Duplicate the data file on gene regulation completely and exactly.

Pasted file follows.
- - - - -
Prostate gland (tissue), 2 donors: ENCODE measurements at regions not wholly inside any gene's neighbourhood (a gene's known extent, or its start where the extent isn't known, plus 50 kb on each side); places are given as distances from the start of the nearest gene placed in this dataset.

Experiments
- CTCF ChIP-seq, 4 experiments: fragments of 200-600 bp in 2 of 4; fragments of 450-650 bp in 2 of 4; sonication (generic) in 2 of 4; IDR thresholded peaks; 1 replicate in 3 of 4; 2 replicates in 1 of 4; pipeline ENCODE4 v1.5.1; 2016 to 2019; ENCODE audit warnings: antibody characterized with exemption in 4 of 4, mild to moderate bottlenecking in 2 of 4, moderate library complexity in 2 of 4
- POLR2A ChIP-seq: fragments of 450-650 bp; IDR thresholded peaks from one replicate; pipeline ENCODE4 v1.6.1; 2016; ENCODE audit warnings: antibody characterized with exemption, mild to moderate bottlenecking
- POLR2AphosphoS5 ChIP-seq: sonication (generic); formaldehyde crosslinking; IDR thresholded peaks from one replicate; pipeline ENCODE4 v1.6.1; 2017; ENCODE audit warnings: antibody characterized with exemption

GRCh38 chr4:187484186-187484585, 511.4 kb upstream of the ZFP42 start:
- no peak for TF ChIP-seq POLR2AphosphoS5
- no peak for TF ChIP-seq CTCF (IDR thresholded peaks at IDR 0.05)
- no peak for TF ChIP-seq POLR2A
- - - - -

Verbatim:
Prostate gland (tissue), 2 donors: ENCODE measurements at regions not wholly inside any gene's neighbourhood (a gene's known extent, or its start where the extent isn't known, plus 50 kb on each side); places are given as distances from the start of the nearest gene placed in this dataset.

Experiments
- CTCF ChIP-seq, 4 experiments: fragments of 200-600 bp in 2 of 4; fragments of 450-650 bp in 2 of 4; sonication (generic) in 2 of 4; IDR thresholded peaks; 1 replicate in 3 of 4; 2 replicates in 1 of 4; pipeline ENCODE4 v1.5.1; 2016 to 2019; ENCODE audit warnings: antibody characterized with exemption in 4 of 4, mild to moderate bottlenecking in 2 of 4, moderate library complexity in 2 of 4
- POLR2A ChIP-seq: fragments of 450-650 bp; IDR thresholded peaks from one replicate; pipeline ENCODE4 v1.6.1; 2016; ENCODE audit warnings: antibody characterized with exemption, mild to moderate bottlenecking
- POLR2AphosphoS5 ChIP-seq: sonication (generic); formaldehyde crosslinking; IDR thresholded peaks from one replicate; pipeline ENCODE4 v1.6.1; 2017; ENCODE audit warnings: antibody characterized with exemption

GRCh38 chr4:187484186-187484585, 511.4 kb upstream of the ZFP42 start:
- no peak for TF ChIP-seq POLR2AphosphoS5
- no peak for TF ChIP-seq CTCF (IDR thresholded peaks at IDR 0.05)
- no peak for TF ChIP-seq POLR2A